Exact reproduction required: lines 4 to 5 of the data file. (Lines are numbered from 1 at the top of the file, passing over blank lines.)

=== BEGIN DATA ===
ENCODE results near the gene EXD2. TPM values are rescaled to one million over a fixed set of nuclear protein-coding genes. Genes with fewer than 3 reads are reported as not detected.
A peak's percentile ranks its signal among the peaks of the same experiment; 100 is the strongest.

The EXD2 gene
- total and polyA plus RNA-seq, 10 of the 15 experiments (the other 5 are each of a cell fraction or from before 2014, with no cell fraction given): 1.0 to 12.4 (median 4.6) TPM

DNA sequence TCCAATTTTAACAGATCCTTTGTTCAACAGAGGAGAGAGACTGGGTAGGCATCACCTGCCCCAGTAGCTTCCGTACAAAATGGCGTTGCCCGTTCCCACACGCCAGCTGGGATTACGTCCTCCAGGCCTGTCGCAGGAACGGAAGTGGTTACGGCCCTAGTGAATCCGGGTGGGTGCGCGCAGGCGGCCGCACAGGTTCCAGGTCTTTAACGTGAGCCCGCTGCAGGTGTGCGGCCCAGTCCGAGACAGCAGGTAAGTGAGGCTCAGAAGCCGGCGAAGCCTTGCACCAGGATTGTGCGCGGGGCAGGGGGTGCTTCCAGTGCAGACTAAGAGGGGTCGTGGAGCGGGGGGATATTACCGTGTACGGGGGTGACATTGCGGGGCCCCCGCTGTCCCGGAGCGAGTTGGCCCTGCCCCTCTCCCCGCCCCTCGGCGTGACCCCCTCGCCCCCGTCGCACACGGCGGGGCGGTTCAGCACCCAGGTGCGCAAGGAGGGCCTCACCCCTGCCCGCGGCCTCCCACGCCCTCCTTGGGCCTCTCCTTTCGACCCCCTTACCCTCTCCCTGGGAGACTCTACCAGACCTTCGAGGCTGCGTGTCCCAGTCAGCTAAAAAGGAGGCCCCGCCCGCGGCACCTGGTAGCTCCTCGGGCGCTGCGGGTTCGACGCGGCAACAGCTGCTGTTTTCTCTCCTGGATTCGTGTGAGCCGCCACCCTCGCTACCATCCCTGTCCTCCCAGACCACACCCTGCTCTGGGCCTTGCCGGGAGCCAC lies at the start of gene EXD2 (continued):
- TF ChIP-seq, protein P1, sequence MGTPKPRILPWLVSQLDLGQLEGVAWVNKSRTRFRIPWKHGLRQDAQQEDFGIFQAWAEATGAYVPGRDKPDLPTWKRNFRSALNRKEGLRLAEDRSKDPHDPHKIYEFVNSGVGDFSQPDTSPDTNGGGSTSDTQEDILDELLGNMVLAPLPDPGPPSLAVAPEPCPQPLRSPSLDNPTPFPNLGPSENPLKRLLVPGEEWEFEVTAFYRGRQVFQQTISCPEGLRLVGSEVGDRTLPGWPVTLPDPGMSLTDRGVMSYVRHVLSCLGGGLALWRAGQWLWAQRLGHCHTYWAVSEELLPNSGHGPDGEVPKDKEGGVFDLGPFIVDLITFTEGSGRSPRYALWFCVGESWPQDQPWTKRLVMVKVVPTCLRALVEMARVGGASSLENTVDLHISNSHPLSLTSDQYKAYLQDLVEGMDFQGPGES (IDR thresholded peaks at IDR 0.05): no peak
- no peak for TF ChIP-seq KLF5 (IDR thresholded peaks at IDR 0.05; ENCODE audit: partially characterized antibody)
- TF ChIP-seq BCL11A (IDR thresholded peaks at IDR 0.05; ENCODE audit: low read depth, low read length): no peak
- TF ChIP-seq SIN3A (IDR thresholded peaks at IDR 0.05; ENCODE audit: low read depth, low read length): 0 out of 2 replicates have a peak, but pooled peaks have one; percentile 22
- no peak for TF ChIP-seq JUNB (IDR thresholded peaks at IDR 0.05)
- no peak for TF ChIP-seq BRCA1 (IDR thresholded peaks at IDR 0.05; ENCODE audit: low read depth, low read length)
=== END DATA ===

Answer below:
- total and polyA plus RNA-seq, 10 of the 15 experiments (the other 5 are each of a cell fraction or from before 2014, with no cell fraction given): 1.0 to 12.4 (median 4.6) TPM

DNA sequence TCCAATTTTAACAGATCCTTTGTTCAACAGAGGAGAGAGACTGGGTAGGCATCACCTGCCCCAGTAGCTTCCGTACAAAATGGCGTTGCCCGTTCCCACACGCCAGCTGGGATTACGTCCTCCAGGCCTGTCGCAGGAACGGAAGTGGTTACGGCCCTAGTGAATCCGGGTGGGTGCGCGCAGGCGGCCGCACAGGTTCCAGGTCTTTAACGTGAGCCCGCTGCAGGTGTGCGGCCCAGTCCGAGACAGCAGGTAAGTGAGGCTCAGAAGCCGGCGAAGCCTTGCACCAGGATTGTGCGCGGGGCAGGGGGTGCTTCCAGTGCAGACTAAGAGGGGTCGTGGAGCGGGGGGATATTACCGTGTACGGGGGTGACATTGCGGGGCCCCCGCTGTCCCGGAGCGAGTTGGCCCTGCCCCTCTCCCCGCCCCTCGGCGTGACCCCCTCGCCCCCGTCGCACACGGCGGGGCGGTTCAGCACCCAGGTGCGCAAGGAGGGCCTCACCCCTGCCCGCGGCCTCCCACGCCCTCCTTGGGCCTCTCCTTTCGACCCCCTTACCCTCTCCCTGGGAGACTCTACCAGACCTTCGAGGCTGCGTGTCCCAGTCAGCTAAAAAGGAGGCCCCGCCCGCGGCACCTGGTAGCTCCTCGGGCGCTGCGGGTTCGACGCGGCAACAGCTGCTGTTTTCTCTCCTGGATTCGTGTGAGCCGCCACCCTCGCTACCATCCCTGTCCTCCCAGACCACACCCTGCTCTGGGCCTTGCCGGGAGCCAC lies at the start of gene EXD2 (continued):